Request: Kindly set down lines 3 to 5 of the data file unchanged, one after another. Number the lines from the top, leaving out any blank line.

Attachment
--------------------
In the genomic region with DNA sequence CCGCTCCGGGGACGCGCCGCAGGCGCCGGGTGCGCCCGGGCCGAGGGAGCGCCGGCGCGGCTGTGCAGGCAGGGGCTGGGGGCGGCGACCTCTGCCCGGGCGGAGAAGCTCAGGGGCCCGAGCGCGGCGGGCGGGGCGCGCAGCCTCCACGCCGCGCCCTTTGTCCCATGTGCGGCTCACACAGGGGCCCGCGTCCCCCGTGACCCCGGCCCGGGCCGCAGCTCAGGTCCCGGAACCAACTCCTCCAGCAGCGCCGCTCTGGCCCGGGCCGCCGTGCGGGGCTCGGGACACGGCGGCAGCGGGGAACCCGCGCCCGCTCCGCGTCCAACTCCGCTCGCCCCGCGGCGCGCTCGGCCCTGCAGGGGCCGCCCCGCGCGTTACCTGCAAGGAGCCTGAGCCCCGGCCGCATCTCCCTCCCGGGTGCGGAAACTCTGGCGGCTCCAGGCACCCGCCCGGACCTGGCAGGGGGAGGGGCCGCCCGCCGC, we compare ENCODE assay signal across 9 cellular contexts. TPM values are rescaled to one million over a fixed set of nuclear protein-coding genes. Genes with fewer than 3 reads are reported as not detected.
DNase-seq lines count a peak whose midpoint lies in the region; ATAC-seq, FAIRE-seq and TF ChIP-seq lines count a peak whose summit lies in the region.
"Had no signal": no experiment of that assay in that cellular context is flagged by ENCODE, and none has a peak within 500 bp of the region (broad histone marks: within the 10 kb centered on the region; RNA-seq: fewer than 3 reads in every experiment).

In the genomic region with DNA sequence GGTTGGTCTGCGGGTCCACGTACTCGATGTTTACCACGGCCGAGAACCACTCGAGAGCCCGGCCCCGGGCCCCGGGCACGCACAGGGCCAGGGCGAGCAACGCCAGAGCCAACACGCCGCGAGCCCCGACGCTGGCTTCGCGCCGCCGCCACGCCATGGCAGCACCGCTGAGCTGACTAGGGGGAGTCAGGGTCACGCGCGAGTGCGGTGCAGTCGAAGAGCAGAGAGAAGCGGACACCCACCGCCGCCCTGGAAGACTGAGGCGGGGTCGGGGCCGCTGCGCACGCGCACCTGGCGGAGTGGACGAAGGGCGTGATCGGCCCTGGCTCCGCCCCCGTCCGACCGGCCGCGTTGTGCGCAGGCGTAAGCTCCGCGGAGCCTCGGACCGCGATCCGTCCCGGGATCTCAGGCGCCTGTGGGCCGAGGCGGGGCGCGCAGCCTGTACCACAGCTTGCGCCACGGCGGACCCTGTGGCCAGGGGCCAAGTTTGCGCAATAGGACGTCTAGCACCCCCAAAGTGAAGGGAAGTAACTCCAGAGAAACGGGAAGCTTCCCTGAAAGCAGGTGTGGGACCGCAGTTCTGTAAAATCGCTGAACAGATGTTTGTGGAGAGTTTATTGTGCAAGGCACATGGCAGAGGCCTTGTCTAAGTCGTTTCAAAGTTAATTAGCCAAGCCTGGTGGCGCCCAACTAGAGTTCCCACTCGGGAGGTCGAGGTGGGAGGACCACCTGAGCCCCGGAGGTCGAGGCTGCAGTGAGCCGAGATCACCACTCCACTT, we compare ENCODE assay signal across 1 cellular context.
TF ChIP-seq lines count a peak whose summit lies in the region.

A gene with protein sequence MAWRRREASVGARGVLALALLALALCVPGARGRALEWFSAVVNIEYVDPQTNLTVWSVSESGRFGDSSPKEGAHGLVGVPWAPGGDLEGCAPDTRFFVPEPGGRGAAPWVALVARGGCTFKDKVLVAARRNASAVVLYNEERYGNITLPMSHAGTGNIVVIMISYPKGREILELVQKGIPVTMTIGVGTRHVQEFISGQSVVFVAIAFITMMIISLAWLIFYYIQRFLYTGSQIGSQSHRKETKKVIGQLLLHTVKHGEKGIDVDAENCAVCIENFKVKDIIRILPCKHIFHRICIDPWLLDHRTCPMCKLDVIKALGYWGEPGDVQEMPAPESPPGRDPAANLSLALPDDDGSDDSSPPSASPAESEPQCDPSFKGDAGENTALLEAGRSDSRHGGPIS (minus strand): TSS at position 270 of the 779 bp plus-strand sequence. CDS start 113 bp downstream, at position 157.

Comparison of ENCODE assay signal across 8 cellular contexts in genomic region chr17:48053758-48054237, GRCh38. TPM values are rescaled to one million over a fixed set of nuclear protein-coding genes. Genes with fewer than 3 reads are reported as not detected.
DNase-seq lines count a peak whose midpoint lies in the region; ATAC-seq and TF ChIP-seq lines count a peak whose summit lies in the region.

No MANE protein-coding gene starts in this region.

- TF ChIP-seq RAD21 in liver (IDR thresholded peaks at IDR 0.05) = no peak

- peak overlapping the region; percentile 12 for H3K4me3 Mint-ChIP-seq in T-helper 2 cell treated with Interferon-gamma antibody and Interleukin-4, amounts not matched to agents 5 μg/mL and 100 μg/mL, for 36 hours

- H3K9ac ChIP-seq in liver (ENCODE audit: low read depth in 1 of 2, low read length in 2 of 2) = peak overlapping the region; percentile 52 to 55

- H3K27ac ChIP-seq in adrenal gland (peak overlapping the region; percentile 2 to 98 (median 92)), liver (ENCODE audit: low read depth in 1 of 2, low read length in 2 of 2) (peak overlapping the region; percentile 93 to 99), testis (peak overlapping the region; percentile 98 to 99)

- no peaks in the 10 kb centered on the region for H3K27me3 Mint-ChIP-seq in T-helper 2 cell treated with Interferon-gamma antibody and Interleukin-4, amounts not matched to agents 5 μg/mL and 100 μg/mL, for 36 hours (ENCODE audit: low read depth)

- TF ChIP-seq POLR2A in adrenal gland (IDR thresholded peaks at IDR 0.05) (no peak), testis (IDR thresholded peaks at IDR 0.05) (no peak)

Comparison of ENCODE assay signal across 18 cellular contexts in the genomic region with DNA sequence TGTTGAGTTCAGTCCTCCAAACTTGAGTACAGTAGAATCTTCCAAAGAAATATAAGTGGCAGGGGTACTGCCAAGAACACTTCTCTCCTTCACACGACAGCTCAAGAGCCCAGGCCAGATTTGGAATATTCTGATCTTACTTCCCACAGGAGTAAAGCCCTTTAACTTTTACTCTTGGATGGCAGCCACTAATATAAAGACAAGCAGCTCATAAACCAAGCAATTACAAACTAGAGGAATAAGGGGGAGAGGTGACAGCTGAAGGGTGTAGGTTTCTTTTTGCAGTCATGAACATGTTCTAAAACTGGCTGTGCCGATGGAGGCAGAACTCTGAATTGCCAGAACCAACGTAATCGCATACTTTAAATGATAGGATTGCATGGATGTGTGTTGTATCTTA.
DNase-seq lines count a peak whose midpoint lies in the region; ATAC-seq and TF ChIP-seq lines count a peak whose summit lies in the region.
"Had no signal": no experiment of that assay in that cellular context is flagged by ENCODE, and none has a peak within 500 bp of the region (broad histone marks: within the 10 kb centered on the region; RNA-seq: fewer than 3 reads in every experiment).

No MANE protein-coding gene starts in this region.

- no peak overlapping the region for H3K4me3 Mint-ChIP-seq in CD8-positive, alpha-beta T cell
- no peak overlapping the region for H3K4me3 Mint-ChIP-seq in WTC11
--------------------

"Had no signal": no experiment of that assay in that cellular context is flagged by ENCODE, and none has a peak within 500 bp of the region (broad histone marks: within the 10 kb centered on the region; RNA-seq: fewer than 3 reads in every experiment).

In the genomic region with DNA sequence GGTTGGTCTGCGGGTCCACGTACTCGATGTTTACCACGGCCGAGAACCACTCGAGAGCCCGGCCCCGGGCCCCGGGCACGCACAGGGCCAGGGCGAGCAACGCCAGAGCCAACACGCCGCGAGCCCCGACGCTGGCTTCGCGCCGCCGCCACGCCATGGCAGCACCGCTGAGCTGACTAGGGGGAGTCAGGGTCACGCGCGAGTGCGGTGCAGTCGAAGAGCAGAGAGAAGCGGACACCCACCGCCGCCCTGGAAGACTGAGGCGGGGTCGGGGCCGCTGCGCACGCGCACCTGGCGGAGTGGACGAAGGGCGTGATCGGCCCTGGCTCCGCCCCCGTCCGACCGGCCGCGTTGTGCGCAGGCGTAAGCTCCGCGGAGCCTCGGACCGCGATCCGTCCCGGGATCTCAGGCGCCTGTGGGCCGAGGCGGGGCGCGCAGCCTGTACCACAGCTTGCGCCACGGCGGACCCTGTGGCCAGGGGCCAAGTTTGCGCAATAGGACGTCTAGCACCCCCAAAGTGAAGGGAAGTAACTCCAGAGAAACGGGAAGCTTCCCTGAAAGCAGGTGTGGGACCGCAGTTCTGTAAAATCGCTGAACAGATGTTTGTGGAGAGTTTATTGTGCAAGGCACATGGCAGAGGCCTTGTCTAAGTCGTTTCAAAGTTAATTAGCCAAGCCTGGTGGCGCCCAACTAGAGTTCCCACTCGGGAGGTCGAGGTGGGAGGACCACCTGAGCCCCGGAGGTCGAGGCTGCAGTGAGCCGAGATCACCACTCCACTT, we compare ENCODE assay signal across 1 cellular context.
TF ChIP-seq lines count a peak whose summit lies in the region.